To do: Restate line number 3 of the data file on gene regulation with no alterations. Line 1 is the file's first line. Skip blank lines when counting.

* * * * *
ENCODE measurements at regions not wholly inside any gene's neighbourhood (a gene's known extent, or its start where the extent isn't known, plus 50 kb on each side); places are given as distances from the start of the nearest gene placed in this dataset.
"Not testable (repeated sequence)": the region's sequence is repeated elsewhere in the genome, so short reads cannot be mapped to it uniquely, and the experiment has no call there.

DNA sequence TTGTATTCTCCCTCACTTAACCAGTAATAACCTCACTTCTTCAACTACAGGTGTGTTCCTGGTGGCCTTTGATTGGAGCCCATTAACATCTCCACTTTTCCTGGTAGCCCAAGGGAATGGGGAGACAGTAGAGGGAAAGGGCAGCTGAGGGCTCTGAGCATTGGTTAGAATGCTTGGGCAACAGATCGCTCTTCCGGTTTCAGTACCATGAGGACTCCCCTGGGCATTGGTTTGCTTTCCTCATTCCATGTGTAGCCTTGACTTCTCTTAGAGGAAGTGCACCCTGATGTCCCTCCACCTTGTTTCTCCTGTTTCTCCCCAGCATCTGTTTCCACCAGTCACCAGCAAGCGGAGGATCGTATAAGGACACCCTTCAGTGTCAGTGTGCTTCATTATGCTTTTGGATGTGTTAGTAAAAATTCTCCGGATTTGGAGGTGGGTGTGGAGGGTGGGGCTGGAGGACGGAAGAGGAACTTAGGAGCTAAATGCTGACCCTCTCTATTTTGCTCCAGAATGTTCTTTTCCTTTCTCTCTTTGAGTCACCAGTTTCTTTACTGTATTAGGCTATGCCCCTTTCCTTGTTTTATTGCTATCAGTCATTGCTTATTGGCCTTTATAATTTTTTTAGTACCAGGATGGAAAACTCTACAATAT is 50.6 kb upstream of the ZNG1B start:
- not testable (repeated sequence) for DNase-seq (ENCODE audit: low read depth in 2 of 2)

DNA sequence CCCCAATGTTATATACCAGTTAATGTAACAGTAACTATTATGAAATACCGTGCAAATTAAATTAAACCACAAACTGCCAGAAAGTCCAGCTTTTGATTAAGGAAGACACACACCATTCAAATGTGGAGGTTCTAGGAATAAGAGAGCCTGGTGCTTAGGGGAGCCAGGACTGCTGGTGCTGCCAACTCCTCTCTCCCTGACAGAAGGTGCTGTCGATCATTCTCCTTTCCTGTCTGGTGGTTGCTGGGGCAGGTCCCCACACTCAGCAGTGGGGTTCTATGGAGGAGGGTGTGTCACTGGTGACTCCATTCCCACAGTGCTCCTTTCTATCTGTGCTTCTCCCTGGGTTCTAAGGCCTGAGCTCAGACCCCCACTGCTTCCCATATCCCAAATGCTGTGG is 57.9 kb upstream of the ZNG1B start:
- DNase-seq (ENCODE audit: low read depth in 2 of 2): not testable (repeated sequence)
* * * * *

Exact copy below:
DNA sequence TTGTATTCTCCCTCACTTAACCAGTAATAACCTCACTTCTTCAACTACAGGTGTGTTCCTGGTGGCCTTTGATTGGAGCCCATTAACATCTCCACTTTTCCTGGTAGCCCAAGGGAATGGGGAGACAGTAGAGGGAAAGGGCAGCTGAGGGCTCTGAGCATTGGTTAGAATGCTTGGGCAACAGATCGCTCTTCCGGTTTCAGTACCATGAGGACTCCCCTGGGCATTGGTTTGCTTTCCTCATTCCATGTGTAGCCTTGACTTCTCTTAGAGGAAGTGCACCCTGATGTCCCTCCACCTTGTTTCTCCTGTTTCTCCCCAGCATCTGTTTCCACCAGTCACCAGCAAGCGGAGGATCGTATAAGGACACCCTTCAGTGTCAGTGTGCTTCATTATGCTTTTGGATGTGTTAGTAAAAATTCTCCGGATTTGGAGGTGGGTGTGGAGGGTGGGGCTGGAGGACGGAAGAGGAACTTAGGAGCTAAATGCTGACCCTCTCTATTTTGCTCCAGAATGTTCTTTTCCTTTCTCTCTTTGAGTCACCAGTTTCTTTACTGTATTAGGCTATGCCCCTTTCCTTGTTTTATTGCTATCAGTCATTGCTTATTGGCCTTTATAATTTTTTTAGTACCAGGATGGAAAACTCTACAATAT is 50.6 kb upstream of the ZNG1B start: